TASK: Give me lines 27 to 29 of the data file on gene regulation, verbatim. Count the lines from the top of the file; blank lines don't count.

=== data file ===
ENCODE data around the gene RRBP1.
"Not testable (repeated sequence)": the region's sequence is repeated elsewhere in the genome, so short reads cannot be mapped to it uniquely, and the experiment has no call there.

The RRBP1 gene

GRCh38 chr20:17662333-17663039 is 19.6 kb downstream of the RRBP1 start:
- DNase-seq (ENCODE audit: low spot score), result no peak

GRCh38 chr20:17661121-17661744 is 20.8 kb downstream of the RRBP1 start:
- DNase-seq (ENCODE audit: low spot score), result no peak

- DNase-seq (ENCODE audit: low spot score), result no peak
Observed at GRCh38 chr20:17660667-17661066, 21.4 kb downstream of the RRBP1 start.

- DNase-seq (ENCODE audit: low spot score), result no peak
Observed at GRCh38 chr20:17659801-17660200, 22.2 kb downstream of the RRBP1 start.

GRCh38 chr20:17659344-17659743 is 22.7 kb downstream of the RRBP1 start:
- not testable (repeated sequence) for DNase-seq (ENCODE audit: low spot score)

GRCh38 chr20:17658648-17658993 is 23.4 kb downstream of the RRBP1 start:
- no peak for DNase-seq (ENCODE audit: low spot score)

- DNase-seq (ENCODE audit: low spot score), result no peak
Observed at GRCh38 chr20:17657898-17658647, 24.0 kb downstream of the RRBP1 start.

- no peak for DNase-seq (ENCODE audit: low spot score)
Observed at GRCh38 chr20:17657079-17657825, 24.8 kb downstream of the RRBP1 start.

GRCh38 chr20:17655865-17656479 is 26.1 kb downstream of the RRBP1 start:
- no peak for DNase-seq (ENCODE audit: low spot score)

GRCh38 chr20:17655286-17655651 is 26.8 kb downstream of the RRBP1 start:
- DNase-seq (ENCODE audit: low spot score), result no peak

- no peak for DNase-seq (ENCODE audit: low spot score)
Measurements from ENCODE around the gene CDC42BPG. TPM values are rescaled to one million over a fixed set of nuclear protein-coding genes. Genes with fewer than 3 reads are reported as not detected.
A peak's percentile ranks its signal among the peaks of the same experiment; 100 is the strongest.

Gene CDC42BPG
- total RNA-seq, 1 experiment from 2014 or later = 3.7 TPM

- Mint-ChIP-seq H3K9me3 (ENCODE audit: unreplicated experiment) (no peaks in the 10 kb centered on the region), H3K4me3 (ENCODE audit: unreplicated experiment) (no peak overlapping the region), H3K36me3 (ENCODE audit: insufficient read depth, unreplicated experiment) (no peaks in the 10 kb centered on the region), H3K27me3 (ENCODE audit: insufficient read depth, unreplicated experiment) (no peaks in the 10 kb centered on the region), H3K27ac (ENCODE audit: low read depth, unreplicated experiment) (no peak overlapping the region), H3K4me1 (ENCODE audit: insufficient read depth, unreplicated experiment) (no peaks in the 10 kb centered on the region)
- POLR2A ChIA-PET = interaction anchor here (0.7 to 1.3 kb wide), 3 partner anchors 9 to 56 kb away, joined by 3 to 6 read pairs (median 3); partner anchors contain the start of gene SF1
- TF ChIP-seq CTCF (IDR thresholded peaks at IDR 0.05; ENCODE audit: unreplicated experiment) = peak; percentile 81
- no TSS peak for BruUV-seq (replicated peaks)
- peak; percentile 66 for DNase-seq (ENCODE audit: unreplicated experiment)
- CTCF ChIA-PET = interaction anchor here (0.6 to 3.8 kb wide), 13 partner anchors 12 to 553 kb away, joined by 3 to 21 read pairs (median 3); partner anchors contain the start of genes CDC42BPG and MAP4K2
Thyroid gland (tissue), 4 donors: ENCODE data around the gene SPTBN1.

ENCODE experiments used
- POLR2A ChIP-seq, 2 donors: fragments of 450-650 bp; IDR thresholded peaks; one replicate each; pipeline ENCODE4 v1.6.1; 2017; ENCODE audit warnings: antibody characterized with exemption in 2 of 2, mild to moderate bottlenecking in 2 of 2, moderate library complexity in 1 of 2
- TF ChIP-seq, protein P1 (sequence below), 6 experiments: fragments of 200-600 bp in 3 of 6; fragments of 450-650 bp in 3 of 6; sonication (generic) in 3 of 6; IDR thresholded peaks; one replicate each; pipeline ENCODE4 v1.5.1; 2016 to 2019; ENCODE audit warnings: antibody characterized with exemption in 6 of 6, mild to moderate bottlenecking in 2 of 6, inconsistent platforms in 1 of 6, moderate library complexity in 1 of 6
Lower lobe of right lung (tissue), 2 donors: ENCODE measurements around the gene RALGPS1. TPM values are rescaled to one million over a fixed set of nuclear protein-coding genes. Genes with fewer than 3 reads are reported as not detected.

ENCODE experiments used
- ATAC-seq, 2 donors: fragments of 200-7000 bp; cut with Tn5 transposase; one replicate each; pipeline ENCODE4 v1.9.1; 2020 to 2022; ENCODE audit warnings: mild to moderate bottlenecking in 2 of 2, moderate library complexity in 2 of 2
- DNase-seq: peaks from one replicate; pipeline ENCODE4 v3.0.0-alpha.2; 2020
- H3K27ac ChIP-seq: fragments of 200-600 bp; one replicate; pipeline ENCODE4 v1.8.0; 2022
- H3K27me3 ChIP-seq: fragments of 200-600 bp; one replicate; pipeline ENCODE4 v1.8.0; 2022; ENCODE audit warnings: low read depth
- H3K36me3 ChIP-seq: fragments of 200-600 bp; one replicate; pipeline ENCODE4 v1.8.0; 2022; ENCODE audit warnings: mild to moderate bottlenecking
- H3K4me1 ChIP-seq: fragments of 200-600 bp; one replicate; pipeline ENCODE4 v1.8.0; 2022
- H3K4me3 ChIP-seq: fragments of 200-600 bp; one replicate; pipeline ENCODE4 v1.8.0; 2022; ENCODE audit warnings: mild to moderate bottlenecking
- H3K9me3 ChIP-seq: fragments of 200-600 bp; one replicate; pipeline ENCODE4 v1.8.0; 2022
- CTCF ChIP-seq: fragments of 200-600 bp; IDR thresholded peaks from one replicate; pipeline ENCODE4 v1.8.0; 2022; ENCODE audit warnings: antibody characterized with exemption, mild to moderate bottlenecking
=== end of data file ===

Gene CDC42BPG
- total RNA-seq, 1 experiment from 2014 or later = 3.7 TPM

- Mint-ChIP-seq H3K9me3 (ENCODE audit: unreplicated experiment) (no peaks in the 10 kb centered on the region), H3K4me3 (ENCODE audit: unreplicated experiment) (no peak overlapping the region), H3K36me3 (ENCODE audit: insufficient read depth, unreplicated experiment) (no peaks in the 10 kb centered on the region), H3K27me3 (ENCODE audit: insufficient read depth, unreplicated experiment) (no peaks in the 10 kb centered on the region), H3K27ac (ENCODE audit: low read depth, unreplicated experiment) (no peak overlapping the region), H3K4me1 (ENCODE audit: insufficient read depth, unreplicated experiment) (no peaks in the 10 kb centered on the region)